2. However, you might not just be government investigators, but actually mech pilots fighting on the front lines of the war in your D-Engine-powered mecha, possibly even in the organic hybrid Engels. For this game, you’ll want to make an Engel pilot or mecha pilot. You might also choose to make an arcanotechnician for this if the GM isn’t going to provide you an NPC to do the boring downtime work of fixing the mechs.
  3. Finally, you might just be playing as a member of the Eldritch Society, a heroic cult that operates outside of the government to track down shapeshifting infiltrators and destroy them using their interdimensional monster forms. They’re effectively a Lovecraftian take on Werewolf: the Apocalypse. If you play anything but a Tager (the shapeshifter character type) in this game, you’ll be woefully underpowered in combat.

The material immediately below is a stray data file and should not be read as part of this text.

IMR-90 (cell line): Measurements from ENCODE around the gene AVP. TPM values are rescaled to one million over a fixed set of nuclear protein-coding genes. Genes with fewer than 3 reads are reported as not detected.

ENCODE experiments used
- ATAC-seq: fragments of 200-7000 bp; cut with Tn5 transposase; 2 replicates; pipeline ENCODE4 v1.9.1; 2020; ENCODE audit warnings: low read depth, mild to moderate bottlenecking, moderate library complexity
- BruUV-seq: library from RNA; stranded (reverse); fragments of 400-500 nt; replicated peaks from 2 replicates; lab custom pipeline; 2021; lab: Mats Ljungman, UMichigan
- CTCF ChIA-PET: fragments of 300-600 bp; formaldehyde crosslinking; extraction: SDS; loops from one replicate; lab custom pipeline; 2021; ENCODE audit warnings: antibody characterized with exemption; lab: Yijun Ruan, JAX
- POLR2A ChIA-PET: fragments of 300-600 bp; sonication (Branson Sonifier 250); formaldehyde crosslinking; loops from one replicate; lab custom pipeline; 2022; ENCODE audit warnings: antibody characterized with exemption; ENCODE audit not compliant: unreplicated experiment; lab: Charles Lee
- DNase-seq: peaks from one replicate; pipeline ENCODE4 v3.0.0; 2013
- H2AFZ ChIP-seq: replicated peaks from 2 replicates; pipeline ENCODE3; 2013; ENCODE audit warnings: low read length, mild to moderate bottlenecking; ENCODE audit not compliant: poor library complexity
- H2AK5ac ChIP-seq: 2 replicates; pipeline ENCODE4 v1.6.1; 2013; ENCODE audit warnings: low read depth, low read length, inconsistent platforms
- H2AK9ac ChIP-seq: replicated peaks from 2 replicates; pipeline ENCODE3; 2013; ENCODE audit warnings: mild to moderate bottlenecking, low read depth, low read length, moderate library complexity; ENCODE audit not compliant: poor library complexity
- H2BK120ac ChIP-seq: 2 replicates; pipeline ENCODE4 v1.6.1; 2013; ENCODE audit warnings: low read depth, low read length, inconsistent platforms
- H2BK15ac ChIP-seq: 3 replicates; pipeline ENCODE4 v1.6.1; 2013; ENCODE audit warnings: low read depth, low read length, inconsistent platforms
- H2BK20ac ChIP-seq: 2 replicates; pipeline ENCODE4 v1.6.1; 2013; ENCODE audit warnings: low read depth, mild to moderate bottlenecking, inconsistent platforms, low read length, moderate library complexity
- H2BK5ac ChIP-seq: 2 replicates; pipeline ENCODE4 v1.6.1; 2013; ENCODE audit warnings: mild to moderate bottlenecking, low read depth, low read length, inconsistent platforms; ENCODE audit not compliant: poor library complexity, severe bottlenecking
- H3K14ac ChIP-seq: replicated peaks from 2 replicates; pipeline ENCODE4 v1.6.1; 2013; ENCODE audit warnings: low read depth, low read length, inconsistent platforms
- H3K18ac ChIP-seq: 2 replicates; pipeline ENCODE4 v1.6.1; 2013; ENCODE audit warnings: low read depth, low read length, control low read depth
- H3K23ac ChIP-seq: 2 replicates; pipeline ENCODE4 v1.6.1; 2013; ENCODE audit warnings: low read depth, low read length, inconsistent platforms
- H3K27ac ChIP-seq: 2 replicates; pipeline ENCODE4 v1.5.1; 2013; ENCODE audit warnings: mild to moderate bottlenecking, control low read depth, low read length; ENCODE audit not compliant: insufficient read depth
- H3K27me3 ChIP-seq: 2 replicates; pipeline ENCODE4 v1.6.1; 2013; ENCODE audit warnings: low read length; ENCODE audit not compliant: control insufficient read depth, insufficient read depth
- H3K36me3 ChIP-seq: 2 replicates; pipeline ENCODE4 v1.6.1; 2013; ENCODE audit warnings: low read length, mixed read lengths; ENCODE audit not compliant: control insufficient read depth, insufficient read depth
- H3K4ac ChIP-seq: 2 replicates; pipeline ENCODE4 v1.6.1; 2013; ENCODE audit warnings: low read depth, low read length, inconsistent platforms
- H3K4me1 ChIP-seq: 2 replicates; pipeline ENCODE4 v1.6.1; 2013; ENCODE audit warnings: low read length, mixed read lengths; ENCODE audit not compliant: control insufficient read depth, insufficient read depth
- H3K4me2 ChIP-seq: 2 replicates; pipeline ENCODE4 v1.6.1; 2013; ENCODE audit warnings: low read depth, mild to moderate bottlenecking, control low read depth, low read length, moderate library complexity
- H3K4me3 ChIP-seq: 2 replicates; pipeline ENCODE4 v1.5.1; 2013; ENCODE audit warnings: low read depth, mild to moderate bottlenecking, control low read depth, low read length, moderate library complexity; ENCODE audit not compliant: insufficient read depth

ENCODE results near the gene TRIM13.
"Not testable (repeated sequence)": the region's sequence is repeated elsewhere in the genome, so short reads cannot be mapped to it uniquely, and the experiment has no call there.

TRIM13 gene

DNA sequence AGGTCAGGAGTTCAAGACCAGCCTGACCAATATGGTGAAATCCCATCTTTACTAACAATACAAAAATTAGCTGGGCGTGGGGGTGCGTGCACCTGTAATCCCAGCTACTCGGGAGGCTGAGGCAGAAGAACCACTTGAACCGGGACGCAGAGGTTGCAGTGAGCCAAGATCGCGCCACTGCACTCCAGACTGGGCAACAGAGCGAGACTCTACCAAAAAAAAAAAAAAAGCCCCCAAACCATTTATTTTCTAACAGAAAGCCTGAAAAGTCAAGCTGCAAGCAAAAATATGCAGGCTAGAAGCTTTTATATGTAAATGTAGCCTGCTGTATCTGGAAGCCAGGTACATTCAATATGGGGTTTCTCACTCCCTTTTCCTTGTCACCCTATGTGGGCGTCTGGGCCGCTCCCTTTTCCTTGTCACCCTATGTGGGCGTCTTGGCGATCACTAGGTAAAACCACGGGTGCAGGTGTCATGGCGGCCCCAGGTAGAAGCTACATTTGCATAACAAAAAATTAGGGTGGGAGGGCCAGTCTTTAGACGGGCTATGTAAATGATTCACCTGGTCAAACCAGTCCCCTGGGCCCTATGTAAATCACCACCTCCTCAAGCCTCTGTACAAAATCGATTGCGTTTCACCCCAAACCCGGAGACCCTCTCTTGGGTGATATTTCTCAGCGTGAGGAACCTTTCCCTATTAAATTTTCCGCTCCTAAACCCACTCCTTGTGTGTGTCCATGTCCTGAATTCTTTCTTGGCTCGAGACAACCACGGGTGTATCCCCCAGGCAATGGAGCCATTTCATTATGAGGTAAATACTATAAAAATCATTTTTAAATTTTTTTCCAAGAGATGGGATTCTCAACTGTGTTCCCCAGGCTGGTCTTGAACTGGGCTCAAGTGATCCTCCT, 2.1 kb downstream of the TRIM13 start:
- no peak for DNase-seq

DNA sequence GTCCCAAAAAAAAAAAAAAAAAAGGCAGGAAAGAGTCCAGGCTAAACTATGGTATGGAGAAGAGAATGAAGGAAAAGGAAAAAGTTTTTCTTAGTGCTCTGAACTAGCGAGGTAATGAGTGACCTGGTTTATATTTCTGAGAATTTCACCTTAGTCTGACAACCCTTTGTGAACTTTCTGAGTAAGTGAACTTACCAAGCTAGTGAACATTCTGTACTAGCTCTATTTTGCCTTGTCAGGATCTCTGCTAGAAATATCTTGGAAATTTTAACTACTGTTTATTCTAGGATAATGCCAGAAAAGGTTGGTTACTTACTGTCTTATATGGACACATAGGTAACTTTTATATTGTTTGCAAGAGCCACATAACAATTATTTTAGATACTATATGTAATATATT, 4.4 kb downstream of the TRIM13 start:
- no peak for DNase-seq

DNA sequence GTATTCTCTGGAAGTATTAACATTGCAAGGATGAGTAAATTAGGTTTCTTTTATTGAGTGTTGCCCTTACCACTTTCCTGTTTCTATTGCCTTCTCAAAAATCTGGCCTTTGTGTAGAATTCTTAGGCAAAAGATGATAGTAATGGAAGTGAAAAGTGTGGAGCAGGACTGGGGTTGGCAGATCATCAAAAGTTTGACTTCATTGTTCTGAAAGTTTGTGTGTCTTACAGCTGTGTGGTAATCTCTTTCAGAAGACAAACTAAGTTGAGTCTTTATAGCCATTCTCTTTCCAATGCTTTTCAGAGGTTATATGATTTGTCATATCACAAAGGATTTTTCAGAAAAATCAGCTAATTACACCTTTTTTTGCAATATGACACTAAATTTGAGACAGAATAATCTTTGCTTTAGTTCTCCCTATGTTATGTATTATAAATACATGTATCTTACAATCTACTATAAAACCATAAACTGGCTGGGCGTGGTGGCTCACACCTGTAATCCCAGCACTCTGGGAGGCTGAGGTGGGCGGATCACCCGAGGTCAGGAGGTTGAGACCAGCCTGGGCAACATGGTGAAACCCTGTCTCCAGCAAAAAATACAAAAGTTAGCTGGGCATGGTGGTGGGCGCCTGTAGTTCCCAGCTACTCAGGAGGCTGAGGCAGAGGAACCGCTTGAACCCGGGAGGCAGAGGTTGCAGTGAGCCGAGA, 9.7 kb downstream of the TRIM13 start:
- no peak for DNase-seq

If you try to create a hybrid of these games and let players take any character type they want, there’s going to be a substantial amount of sitting around. Mech combat takes a huge amount of time, so anyone that isn’t a mech pilot is going to spend large parts of sessions sitting out if those happen on screen. Tagers are grossly overpowered in human-scale combat, and will quickly outshine characters that thought they were combat characters in a non-mech game. Even the example scenarios in the back of the book assume that games will break down into one of the three types. But character generation doesn’t differentiate them in any way for players.